Almost too late, the Germans realised that Malta was the chief obstacle to progress in North Africa and the airfields on the island fortress would have to be put out of action permanently. By December 1941, the Luftwaffe in Sicily was back to full strength and the bombing of Malta recommenced with a vengeance. Plans were also laid for a German invasion. That December, the Luftwaffe made 169 air raids on Malta and the trickle of supplies to Rommel began to turn to a flood. By January 1942, he was able to re-take Cyrenaica and Malta’s supply route from Alexandria was now in jeopardy. Malta became isolated and on the defensive once more. From now on, the defence of Malta was crucial to the Allies. In a message to Malta, Winston Churchill tried to raise the island’s morale. ‘The eyes of all Britain and, indeed, of the British Empire are watching Malta in her struggle day by day and we are sure that her success as well as glory will reward your efforts.’
In early 1942, Malta was blitzed daily by the Luftwaffe, and in January, the Luftwaffe made 263 raids on targets in Malta. In February, 1,000 tons of bombs were dropped, and in March, the raids intensified. On 7 March, fifteen Spitfire Vbs were flown off the deck of the carrier Eagle and they landed at Ta’Qali. On 20 March, 143 Ju 88s and Bf 109s made a massed attack on the islands and heavy raids continued for two more days before the Luftwaffe switched to bombing a convoy of merchant ships heading for Valletta. Airfields came under constant attack and soon the blockade of Malta began to have a telling effect on the island’s reserves of stores, munitions and fuel. Food was in very short supply and ‘Victory Kitchens’ were introduced to feed the starving population. Sugar was unobtainable and even soap and matches had to be rationed. Many towns and cities were reduced to rubble. In April 1942 alone, more than 11,000 buildings were destroyed or damaged. Because of their proximity to the Naval Dockyards, the Three Cities were particularly badly hit. In Valletta too, many historic buildings were hit. The Royal Opera House, the Law Courts and some of the old auberges were totally destroyed. On 15 April, the morale of the Maltese people received a welcome boost. The following message arrived from King George VI: ‘To honour her brave people, I award the George Cross to the Island Fortress of Malta to bear witness to a heroism and devotion that will long be famous in history.’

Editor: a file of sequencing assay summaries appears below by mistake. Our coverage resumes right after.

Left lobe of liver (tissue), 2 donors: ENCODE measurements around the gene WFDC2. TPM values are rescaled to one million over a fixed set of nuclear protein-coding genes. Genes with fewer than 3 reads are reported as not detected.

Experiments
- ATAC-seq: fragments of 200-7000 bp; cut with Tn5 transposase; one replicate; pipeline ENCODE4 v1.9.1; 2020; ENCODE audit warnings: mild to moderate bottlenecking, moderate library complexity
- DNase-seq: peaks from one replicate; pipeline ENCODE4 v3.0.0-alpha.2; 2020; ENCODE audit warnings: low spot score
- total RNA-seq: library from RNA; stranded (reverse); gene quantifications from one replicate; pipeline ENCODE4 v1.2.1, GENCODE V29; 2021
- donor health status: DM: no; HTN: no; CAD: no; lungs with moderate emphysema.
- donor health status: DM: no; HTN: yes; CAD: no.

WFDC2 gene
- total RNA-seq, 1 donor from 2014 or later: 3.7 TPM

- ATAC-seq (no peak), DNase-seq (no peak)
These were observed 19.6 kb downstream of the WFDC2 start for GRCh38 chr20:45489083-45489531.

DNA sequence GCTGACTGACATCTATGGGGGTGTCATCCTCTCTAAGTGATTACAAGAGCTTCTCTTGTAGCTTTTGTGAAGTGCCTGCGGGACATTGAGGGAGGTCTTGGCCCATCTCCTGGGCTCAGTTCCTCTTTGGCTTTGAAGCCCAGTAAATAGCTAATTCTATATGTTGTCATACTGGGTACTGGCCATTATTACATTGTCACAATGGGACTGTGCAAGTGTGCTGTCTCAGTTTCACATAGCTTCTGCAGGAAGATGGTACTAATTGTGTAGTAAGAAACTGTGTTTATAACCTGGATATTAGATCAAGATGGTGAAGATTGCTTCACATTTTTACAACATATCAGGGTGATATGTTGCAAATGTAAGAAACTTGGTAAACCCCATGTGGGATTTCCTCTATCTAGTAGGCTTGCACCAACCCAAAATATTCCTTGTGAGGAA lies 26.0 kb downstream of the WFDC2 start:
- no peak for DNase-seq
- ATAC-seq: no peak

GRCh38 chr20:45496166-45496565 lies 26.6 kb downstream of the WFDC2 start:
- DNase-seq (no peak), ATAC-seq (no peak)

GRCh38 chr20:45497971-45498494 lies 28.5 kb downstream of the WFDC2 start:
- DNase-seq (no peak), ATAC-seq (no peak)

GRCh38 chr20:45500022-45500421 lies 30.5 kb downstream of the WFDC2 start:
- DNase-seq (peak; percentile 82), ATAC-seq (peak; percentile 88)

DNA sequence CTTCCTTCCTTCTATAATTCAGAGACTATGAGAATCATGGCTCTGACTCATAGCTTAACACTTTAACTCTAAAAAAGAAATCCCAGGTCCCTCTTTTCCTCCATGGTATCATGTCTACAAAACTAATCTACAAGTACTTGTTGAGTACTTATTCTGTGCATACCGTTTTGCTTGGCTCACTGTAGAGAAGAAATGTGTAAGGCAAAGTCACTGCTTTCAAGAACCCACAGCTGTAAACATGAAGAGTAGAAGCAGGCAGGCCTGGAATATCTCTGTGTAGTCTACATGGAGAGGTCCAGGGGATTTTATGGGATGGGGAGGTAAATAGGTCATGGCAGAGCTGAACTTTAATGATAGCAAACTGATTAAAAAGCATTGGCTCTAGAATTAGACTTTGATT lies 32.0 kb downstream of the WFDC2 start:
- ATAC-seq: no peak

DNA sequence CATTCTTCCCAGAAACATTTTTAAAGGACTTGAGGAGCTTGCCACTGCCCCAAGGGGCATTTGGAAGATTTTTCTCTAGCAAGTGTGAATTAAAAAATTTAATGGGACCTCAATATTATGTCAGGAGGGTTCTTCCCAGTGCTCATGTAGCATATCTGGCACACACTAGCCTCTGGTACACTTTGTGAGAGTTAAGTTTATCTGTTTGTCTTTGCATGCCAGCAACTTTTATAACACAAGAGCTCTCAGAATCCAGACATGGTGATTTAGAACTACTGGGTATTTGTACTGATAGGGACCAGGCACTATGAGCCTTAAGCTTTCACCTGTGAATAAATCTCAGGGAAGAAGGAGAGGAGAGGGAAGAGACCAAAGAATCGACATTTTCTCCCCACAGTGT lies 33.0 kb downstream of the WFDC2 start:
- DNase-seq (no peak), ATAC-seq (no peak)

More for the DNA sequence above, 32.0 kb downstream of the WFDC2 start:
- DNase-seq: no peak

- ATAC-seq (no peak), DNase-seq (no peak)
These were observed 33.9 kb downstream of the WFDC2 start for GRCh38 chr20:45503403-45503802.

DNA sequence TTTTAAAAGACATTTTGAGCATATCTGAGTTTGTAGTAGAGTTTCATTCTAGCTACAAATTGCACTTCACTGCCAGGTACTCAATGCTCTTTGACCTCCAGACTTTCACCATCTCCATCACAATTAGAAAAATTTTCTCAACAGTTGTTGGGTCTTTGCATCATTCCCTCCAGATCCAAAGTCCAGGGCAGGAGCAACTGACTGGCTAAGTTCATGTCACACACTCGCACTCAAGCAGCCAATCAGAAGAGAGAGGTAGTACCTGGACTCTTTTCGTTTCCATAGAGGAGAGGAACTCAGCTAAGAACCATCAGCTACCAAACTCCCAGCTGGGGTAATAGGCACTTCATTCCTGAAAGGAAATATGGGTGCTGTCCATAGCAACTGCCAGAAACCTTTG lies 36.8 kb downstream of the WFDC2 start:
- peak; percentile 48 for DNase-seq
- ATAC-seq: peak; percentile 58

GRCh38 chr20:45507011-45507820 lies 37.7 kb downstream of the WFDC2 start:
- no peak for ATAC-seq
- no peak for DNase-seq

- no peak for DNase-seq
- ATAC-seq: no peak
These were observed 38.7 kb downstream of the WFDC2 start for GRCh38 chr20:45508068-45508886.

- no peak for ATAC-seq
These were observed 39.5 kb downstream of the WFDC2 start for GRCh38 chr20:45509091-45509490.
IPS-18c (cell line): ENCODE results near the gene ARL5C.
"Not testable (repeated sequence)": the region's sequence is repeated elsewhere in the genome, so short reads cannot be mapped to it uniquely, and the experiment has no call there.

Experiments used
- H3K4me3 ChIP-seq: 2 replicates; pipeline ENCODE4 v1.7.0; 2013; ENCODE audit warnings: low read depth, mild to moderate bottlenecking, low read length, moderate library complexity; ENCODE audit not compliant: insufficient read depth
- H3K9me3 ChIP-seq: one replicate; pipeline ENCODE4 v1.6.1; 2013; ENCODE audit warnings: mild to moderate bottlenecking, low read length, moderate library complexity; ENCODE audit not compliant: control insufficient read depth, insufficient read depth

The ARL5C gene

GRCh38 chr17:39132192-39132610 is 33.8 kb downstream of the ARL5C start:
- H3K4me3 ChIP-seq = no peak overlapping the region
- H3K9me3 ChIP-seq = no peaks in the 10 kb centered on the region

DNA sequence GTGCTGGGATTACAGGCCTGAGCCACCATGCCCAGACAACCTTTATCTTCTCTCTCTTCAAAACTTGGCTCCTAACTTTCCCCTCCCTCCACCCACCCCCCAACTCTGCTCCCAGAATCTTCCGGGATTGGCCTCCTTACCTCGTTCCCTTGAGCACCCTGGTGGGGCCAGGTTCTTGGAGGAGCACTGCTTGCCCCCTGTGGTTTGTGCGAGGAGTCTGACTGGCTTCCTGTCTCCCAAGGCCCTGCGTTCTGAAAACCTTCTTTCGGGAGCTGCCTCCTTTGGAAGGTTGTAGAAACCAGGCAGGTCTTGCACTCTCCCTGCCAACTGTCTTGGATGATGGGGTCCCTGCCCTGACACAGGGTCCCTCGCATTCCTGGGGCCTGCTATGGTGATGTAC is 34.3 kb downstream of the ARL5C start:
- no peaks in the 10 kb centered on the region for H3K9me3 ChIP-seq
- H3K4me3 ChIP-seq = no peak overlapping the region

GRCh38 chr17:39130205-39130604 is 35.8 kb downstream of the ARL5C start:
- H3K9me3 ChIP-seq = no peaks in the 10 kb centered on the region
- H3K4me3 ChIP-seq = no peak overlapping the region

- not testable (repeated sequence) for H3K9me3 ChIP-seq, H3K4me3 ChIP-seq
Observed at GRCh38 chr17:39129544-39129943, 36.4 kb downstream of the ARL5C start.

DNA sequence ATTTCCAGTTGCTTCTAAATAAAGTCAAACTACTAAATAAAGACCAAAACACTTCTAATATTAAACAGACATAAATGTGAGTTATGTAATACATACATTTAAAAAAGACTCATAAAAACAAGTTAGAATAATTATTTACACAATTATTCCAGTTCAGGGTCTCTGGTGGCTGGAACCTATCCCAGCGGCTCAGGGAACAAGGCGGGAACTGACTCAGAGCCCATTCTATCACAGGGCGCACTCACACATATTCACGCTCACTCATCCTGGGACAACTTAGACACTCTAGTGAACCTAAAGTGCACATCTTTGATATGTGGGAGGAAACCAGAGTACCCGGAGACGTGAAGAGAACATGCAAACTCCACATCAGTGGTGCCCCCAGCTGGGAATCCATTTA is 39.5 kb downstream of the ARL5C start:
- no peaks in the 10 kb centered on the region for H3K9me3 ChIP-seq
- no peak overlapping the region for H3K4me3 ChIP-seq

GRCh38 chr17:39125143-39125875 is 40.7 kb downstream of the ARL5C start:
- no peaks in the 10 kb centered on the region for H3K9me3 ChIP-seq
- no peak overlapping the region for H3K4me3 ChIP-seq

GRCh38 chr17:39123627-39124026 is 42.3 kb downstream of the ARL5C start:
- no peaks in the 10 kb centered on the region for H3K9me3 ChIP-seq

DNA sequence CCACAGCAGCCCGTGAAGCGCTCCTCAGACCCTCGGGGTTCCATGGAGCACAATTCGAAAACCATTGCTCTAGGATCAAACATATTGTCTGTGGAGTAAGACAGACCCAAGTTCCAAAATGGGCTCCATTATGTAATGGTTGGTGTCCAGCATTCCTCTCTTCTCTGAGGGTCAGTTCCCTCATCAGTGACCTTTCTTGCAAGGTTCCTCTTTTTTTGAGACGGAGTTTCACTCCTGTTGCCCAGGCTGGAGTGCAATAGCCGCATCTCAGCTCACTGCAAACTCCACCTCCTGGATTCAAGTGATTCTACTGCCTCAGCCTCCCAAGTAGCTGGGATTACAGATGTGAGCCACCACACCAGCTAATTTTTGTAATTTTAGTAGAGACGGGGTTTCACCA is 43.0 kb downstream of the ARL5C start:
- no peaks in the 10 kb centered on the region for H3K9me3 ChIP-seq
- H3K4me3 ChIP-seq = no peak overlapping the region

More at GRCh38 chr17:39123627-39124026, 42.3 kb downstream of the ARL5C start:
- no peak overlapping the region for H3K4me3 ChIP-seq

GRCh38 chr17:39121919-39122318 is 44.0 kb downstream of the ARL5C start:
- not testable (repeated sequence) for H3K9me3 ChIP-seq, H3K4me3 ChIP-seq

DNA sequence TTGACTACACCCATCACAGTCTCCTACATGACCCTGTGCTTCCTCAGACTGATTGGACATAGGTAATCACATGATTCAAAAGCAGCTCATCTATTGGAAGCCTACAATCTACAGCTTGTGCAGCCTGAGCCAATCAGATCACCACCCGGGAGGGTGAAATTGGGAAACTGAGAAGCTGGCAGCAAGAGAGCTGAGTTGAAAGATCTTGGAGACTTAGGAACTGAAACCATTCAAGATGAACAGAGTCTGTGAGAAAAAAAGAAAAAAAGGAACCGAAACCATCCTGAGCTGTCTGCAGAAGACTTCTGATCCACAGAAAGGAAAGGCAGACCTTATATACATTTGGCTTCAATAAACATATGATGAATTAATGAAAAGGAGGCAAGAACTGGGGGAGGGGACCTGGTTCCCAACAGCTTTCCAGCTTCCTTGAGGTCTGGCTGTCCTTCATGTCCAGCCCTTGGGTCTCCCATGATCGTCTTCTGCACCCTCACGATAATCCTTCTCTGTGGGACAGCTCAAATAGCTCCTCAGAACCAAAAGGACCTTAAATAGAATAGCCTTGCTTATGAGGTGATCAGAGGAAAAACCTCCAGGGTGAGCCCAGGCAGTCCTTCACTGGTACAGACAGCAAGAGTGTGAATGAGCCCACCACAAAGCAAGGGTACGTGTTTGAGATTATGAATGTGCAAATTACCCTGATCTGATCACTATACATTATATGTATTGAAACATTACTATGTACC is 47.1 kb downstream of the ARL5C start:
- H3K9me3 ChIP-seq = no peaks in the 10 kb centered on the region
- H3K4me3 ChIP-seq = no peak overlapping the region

That same month, in Operation Calendar, which resulted by personal arrangement between Winston Churchill and President Roosevelt, the American carrier Wasp sailed from the Clyde for the Mediterranean with forty-seven Spitfires. On 20 April, when within range of Malta, the carrier flew off a combat air patrol of Grumman F4F Wildcats and then launched the forty-seven Spitfires of 601 and 603 Squadrons.